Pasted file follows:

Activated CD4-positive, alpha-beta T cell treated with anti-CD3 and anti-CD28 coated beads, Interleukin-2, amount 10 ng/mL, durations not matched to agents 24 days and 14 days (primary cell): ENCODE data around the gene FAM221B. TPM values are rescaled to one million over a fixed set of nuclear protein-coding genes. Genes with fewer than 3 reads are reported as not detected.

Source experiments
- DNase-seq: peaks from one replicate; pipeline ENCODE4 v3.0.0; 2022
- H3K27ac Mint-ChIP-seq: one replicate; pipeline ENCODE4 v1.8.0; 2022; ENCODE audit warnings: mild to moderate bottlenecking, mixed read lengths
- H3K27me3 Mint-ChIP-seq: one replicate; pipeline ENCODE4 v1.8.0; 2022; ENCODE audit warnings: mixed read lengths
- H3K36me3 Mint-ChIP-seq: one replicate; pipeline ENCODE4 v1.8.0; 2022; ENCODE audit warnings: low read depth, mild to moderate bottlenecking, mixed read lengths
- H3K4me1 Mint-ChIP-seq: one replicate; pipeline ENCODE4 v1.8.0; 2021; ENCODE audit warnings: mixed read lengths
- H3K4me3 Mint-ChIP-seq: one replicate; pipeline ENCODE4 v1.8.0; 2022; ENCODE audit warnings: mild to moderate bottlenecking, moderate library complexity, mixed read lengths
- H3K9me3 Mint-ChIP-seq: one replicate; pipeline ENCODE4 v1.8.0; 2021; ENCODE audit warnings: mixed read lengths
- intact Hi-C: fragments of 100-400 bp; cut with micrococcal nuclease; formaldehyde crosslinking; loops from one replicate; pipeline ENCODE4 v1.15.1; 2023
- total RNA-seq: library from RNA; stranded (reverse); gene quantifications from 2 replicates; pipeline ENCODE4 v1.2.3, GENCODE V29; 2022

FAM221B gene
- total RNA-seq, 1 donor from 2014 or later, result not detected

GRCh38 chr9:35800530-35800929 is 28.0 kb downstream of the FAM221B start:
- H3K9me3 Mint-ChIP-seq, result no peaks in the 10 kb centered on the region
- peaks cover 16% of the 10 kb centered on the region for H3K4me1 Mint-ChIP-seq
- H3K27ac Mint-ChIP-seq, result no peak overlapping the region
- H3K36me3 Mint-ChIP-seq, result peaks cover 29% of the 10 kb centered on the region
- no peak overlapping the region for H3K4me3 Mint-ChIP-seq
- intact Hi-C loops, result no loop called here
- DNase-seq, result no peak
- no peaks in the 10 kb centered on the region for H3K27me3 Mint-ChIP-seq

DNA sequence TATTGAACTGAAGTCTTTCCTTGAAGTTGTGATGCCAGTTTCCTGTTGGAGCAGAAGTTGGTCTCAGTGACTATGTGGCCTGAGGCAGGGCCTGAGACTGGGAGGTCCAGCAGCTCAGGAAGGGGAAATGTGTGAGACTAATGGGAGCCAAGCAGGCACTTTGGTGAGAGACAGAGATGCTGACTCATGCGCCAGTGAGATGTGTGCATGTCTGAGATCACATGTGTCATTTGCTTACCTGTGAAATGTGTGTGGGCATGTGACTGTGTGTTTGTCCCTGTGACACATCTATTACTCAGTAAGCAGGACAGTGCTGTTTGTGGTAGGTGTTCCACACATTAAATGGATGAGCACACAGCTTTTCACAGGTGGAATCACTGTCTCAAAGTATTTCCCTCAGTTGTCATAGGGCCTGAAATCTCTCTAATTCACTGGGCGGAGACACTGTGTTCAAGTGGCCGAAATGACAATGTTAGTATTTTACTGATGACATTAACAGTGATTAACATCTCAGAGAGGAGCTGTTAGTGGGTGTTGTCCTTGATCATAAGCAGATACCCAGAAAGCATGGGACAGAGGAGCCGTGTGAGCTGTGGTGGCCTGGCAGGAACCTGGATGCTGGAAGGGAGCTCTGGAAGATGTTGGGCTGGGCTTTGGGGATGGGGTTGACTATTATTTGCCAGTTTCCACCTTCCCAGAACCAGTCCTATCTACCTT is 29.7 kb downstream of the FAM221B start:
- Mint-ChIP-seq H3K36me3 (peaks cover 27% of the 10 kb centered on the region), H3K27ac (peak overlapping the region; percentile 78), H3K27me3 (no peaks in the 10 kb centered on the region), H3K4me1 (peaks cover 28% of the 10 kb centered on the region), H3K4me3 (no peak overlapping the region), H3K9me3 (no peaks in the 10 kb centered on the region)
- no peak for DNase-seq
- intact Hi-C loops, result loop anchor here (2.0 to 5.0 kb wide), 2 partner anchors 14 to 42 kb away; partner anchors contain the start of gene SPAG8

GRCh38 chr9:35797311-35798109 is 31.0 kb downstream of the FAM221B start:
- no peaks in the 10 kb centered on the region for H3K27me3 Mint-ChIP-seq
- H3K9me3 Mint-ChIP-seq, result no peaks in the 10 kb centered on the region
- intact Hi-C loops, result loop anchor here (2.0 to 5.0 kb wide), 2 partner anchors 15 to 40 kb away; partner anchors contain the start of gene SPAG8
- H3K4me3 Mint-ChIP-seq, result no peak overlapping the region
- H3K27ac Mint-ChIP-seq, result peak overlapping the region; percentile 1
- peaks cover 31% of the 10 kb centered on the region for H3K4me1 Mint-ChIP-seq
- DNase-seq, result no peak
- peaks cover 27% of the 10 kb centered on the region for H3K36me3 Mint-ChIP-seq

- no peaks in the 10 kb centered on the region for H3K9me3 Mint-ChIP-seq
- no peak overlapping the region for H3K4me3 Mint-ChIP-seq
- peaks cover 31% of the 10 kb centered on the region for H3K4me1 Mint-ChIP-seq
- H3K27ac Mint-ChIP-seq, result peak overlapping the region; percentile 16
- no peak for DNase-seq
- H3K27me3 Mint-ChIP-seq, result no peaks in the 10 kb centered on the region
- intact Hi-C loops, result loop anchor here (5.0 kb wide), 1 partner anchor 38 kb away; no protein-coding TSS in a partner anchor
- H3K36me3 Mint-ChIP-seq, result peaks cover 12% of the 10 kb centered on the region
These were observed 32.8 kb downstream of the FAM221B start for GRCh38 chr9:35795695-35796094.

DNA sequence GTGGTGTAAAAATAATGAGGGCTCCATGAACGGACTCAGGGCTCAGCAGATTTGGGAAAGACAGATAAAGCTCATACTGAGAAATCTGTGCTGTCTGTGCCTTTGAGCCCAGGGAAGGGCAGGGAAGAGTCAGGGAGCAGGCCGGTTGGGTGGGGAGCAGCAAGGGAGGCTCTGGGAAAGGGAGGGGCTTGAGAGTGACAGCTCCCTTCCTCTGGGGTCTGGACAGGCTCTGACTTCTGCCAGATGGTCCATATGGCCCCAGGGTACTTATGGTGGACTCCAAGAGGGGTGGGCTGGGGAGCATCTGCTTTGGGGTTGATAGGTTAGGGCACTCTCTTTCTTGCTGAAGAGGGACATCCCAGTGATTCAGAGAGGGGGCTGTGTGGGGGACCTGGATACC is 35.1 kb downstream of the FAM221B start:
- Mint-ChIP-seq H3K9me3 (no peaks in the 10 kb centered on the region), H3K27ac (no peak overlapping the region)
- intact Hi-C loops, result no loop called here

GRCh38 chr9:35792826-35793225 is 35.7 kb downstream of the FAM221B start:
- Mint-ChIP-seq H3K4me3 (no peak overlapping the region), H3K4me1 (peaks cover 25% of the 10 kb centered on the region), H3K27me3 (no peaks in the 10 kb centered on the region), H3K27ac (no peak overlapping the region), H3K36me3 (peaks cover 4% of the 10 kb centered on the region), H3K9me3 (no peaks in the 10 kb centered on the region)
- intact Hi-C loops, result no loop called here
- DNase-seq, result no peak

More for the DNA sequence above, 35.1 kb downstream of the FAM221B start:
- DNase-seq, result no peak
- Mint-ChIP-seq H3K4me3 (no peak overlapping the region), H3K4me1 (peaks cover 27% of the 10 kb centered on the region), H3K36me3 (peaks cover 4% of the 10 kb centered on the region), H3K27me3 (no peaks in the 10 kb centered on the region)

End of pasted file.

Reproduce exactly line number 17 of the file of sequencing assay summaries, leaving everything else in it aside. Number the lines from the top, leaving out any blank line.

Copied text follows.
- H3K27ac Mint-ChIP-seq, result no peak overlapping the region